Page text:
Asian American Journalists Association broadens Executive Leadership Program

journalism / Article

October 5, 2015 by Paul Cheung

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Paul Cheung is the president of the Asian American Journalists Association, a nonprofit member organization dedicated to promoting diversity in newsrooms, and director of interactive and digital news production at The Associated Press. With Knight Foundation support, the group is redesigning its Executive Leadership Program to develop minorities as leaders in digital journalism. Above: Asian American Journalists Retreat Program, Oct. 21, 2015 as Aspen Institute. Marilynn K. Yee/The New York Times. 

For the past 20 years, the Asian American Journalists Association has cultivated and coached more than 500 industry professionals through our Executive Leadership Program. Our alumni have gone on to become editors and managers at legacy news organizations such as The New York Times, Gannett, The Seattle Times, The Associated Press and NBCUniversal, and emerging content, media and tech companies such as Google and Vox.

The Executive Leadership Program holds the distinction as the longest-running leadership program by a minority journalism association in the U.S. Today’s media environment is very different from what it was in 1995, and we are pursuing the first major revamp of the program in two decades. The program's continued success requires a new curriculum that helps journalism professionals adapt to a mobile and digital landscape.

Previously, the core curriculum focused on cultural barriers for Asian Americans and navigating the executive leadership ladder within traditional media companies. Though these skills are still valuable, there are new challenges within the industry that require stronger leadership skills in change management, innovation, cross-cultural communication and business acuity. For the first time, we will open the program to journalists outside of our membership to create an inclusive environment for journalists of all backgrounds. We are partnering with other journalism groups and media partners across the industry to spread this message and to recruit a range of participants.

Currently, minorities make up 37 percent of the U.S. population; that number will increase to more than 42 percent by 2025, according to the U.S. Census Bureau. However, minority workforce numbers in journalism continue to lag behind the general population growth of minorities based on reports from the American Society of News Editors and the Radio Television Digital News Association. Without diverse leadership, fewer newsrooms are equipped to cover stories with informed perspectives.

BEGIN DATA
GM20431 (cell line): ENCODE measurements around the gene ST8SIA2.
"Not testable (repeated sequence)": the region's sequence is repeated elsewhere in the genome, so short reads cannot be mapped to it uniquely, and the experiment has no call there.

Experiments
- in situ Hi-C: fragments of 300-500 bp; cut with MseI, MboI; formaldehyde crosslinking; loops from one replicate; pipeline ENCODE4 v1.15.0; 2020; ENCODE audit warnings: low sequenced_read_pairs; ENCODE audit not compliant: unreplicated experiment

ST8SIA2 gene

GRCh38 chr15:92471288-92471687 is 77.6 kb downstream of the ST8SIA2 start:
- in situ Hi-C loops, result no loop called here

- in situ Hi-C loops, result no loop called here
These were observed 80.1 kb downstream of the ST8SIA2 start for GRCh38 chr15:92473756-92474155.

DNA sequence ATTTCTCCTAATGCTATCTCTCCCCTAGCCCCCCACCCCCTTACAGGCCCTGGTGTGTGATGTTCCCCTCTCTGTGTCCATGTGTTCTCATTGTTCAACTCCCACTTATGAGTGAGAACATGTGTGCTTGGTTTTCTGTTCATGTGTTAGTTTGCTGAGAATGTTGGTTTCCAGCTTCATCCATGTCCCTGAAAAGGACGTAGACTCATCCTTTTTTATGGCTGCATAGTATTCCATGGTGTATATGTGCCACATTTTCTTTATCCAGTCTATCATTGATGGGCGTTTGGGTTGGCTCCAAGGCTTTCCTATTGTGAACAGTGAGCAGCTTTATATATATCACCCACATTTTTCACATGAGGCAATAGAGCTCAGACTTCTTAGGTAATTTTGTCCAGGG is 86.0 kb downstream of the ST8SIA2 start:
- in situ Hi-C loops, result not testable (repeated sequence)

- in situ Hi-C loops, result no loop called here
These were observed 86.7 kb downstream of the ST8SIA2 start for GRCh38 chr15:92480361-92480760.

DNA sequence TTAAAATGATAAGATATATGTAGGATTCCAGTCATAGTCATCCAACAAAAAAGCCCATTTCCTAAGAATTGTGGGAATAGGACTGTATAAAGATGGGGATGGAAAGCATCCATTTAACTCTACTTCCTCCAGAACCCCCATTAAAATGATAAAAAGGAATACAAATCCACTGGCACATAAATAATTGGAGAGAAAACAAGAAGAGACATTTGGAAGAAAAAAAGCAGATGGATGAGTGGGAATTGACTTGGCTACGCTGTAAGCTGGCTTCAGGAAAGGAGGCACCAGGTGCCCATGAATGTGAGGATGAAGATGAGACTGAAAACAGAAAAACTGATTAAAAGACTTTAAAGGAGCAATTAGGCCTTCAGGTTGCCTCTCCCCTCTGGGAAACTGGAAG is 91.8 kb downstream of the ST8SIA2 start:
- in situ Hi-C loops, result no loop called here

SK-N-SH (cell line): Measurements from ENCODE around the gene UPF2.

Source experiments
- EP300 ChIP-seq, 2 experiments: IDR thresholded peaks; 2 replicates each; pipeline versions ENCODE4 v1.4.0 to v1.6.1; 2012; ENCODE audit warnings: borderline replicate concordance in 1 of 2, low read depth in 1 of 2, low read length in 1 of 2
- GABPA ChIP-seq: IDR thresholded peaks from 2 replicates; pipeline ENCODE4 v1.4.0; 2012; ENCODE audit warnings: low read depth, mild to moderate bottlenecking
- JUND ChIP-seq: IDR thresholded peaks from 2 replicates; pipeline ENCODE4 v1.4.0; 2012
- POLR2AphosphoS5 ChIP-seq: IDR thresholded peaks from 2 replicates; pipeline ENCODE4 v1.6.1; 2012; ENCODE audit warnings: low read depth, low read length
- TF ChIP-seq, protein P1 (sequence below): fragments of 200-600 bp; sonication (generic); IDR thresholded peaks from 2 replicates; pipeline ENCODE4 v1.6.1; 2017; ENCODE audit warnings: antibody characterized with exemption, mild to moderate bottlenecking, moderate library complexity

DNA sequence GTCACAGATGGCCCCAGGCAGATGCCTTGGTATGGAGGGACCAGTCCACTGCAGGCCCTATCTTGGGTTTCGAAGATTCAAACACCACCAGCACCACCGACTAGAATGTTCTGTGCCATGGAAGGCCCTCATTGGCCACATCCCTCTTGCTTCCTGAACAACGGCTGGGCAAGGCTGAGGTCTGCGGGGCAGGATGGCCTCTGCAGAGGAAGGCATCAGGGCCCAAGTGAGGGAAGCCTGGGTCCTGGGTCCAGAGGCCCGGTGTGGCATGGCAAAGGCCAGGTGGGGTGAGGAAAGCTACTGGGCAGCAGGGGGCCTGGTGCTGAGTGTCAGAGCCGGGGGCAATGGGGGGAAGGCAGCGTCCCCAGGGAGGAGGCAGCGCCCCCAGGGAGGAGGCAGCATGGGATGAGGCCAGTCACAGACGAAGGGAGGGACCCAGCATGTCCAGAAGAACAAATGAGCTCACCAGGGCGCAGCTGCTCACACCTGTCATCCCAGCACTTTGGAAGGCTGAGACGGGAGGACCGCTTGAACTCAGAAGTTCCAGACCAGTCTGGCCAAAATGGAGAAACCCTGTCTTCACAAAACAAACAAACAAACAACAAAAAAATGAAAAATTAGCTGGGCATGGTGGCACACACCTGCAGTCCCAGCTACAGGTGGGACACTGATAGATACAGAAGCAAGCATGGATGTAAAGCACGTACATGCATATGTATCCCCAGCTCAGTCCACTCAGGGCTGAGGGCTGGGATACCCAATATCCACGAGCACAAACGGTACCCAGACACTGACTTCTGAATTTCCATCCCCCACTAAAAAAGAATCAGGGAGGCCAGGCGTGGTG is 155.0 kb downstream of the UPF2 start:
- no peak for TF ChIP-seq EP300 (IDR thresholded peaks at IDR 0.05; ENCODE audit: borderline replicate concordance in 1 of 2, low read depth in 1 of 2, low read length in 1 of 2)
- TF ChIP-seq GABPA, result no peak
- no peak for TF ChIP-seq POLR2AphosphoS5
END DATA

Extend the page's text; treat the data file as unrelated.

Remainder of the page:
Above: Asian American Journalists Association 2008 Executive Leadership Program  training session in San Francisco. Photo courtesy Asian American Journalists Association.

The $230,000 in support provided by Knight Foundation will allow the Asian American Journalists Association to hire consultants and trainers to design the new program using a human-centered design approach and to ensure the program’s sustainability. It will also help develop a leadership conference as well as an immersion program. Please join us in our first leadership conference in Miami from Nov. 6-8. The theme of the conference is “ICON: Imagine, Inspire and Influence.”

In this era of multiculturalism, successful leaders will be defined by a broad set of skills. Simply having a strong background in journalism no longer suffices. Through our redesign of the Executive Leadership Program, we will empower the next generation of leaders with the tools and strategies they need to succeed and diversify newsrooms and coverage.

 

Email Paul Cheung at [email protected] and follow him on Twitter @pcheung630.

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